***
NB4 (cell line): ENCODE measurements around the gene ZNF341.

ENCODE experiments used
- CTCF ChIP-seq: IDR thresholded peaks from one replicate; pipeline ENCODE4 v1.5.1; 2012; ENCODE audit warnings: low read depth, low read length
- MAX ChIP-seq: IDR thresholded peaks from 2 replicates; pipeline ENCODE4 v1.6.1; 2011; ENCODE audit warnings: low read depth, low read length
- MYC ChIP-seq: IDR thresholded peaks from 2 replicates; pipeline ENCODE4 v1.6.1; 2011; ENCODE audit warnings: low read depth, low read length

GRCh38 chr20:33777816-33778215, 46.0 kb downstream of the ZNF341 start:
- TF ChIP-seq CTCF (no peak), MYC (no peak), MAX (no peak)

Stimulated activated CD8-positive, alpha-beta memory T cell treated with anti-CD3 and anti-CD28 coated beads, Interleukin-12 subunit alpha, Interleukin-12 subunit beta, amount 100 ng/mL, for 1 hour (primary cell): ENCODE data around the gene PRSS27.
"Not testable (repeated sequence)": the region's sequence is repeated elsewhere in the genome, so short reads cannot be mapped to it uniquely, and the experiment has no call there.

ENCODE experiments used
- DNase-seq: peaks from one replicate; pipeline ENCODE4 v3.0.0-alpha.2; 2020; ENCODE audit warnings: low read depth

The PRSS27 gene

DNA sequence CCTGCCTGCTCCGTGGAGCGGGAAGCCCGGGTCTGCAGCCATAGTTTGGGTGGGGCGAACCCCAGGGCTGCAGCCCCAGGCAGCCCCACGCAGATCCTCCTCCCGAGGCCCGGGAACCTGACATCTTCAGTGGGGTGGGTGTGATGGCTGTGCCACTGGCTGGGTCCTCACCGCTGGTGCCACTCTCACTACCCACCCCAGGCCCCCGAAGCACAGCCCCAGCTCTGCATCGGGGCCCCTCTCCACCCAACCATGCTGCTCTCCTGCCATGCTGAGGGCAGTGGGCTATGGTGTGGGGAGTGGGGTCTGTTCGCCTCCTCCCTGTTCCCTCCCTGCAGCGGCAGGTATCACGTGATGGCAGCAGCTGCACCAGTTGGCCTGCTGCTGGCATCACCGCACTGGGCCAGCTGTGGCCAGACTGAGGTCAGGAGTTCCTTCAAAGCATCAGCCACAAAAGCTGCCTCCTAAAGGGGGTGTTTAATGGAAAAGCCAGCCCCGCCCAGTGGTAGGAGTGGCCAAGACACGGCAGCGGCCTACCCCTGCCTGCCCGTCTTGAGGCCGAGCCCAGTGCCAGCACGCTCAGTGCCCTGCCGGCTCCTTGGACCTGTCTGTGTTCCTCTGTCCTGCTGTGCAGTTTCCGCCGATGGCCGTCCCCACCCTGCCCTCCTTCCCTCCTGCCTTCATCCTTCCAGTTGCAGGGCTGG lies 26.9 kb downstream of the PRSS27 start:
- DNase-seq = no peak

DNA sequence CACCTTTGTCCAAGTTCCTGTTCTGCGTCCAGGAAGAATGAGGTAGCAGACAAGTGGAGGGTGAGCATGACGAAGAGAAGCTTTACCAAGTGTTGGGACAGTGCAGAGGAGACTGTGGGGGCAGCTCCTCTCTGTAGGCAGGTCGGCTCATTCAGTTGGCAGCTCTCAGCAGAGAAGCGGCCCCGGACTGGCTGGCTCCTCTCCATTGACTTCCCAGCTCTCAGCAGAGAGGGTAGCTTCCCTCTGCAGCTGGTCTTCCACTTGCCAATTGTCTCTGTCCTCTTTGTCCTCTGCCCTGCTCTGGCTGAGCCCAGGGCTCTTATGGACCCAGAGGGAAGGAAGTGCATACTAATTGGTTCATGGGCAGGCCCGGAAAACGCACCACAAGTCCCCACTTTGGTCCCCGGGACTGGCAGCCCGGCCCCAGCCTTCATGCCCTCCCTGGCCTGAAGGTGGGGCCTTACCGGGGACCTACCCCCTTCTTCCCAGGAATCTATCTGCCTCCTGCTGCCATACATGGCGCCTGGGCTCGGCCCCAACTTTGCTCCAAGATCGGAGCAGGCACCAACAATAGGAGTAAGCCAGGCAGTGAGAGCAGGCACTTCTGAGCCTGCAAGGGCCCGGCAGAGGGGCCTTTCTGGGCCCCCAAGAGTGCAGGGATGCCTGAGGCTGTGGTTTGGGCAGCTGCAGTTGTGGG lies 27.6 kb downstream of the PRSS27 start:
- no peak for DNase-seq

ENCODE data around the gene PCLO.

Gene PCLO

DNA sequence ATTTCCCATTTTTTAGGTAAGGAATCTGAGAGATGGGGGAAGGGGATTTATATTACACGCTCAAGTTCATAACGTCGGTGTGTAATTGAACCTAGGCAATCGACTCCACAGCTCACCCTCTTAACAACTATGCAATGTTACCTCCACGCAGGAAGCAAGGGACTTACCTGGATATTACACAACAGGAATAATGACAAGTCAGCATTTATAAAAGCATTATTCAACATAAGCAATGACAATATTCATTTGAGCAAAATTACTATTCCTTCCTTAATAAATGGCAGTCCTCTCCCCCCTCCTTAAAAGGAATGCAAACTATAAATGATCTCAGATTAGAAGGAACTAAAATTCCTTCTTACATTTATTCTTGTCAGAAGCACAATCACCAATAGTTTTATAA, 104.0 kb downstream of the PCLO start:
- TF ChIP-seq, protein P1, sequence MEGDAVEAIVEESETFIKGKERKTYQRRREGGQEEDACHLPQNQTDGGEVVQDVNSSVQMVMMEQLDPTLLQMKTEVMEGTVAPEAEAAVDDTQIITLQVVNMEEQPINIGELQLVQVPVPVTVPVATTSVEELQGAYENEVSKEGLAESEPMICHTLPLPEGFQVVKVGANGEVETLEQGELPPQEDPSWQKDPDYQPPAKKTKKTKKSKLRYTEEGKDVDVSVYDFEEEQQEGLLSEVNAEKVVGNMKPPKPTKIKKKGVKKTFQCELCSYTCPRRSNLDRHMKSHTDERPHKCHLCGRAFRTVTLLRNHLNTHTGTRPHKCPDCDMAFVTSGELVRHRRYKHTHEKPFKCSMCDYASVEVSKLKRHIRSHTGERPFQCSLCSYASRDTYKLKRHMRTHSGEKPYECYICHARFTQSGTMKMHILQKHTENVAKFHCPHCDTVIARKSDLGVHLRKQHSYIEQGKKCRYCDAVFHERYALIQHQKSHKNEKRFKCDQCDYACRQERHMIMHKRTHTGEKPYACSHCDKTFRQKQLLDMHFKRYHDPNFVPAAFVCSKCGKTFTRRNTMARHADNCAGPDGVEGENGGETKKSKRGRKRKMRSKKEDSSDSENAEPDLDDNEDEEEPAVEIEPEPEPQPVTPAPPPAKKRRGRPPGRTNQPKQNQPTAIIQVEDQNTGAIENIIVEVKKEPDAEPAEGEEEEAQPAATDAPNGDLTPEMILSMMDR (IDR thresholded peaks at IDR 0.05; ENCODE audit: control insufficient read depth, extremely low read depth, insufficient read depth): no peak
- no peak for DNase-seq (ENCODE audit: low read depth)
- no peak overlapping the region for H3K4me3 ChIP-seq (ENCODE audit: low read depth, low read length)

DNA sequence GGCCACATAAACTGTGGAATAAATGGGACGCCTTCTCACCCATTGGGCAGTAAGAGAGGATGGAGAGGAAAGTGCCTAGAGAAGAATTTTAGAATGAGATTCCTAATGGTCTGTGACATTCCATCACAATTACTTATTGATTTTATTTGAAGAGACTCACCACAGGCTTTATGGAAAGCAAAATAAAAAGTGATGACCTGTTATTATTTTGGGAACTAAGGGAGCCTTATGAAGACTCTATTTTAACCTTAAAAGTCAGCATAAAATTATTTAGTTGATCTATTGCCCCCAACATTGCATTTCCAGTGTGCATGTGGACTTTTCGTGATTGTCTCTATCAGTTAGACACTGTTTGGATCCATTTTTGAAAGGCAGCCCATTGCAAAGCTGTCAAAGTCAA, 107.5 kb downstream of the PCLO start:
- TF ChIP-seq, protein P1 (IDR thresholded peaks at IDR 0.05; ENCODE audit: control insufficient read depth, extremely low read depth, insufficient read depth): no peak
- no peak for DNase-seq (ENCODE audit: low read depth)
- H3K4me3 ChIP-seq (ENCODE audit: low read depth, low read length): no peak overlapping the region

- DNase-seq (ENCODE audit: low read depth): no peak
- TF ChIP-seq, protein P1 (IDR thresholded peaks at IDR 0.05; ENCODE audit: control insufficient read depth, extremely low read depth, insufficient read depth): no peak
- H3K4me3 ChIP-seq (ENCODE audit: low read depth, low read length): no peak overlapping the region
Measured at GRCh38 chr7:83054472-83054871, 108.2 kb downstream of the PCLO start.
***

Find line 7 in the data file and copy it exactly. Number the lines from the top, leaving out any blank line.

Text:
- TF ChIP-seq CTCF (no peak), MYC (no peak), MAX (no peak)